Monday, February 8th, 2010...1:56 pm
Weekend Steak Dinner
So most of my friends know what a huge fan I am of Michael Ruhlman – it was, in a way, his - of a Chef series that kind of encouraged me to give working in a restaurant kitchen a go. (Far from hyping up/glamourising the job, he told it pretty much like how it was which made me feel a little more prepared for what was in store.) And it was one of the best decisions I’ve ever made in my life, as I think I learnt a lot about myself and – hey! it was great fun :)
Ruhlman’s also the author of Ratio (also available as a pretty spiffy iPhone App), which I think is one of the most important books ever written for people trying to learn how to cook. I’ve written briefly about it before, but essentially he strips recipes back to their core: ratios (mostly by weight), and I love A) any recipe that will allow me to measure by weight instead of volume, and B) a recipe that allows you to adapt it with different flavour combinations and seasonings. The concept of Ratio teaches you to cook exactly like that: giving you basic building blocks and letting you free to pretty much create whatever you’d like in the kitchen.
A couple of days ago, he also posted a recipe for buttermilk dinner rolls on his blog, and I’ve been looking for a soft roll recipe for a while now. (The bread ratio – 5 parts flour : 3 parts water – is great for most sturdy loaves but I wasn’t confident enough about knowing what to substitute for the liquid etc in order to get a soft fluffy dinner roll.)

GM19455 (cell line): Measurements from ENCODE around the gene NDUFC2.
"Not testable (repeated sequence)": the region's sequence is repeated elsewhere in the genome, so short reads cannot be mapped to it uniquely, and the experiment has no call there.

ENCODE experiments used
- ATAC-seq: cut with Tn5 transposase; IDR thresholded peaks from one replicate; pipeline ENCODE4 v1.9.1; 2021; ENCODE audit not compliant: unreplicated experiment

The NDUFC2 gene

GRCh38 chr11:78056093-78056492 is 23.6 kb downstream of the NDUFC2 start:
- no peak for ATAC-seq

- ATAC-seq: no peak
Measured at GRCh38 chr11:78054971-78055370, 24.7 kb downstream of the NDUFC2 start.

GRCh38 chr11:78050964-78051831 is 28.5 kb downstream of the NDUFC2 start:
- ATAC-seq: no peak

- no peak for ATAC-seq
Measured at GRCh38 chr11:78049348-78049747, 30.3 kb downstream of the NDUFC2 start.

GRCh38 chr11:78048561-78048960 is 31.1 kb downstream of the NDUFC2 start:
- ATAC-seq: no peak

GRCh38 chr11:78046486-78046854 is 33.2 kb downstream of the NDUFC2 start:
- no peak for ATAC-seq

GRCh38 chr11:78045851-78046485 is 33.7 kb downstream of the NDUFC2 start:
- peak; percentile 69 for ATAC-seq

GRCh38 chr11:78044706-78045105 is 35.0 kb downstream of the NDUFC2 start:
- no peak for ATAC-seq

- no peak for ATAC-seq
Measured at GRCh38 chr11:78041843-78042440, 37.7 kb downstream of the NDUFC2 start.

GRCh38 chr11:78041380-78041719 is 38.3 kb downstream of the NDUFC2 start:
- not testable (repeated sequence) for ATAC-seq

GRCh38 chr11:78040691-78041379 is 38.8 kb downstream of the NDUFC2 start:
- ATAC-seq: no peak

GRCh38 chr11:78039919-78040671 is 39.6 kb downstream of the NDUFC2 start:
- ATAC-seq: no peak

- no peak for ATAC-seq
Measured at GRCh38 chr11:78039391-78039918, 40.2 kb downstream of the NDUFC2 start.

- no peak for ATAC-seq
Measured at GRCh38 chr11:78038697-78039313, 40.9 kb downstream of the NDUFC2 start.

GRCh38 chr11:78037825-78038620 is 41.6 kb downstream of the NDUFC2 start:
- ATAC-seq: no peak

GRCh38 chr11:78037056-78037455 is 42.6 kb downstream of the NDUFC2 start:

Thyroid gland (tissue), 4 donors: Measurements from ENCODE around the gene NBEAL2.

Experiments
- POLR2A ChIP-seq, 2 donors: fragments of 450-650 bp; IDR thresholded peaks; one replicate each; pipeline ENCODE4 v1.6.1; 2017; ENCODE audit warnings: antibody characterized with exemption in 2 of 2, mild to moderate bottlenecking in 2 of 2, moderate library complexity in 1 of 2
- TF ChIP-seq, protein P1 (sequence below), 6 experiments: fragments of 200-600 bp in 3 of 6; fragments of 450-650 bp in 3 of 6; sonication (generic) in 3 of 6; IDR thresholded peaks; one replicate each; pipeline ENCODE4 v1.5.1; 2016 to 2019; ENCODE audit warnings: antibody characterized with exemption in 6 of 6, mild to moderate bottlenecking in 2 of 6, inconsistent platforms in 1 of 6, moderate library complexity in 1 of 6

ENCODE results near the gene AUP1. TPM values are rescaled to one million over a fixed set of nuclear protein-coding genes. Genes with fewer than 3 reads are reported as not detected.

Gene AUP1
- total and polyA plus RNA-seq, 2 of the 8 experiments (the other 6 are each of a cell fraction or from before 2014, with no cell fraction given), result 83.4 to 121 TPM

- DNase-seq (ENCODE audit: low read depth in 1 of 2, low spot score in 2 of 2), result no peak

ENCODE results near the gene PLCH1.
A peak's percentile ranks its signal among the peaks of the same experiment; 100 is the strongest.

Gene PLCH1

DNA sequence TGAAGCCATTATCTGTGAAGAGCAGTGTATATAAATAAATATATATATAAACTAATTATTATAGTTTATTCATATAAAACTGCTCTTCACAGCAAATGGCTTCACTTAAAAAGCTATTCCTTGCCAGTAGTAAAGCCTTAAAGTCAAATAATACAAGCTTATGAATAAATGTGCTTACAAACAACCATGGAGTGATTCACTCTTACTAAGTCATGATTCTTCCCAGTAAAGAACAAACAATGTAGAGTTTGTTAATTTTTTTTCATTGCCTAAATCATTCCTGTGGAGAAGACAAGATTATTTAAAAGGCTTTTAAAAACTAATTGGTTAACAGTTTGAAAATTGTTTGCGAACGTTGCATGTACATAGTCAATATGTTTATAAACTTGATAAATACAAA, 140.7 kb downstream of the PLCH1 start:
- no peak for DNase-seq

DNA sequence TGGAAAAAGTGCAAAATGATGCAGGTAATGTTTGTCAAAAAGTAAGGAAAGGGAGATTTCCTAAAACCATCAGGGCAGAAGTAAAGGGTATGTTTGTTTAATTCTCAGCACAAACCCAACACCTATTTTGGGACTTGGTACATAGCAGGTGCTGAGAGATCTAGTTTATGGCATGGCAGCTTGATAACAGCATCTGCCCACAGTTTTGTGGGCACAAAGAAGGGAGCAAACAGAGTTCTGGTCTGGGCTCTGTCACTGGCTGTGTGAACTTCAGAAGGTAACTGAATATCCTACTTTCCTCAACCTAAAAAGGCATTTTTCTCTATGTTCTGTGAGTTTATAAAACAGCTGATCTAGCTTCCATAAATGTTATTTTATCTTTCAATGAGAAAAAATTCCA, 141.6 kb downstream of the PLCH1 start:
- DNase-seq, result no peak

Being the fan girl that I am, I decided to give those rolls a try, sprinkling the middle buns with sesame seeds and the rest with flaky salt. Unfortunately, I didn’t really let it proof enough during the second rise so the rolls were a little dense (and baked into a slightly non-roll-like shape), but the flavour and – density aside – texture were great. I’m intending to try them again very soon (perhaps with a slightly smaller amount of flour: maybe 700g?), this time starting out a little earlier so I don’t end up rushing the process.
Ruhlman recommends eating these with soft butter, but they were also fantastic, torn into chunks and smeared with a little homemade mayonnaise (egg yolk, dijon, mild-flavoured olive oil) or whole-grain mustard, and topped with a rare slice of steak (fried in some canola oil scented with two cloves of garlic). It was a fantastic dinner, and thanks for inspiring this meal, as well as countless others, Michael! :)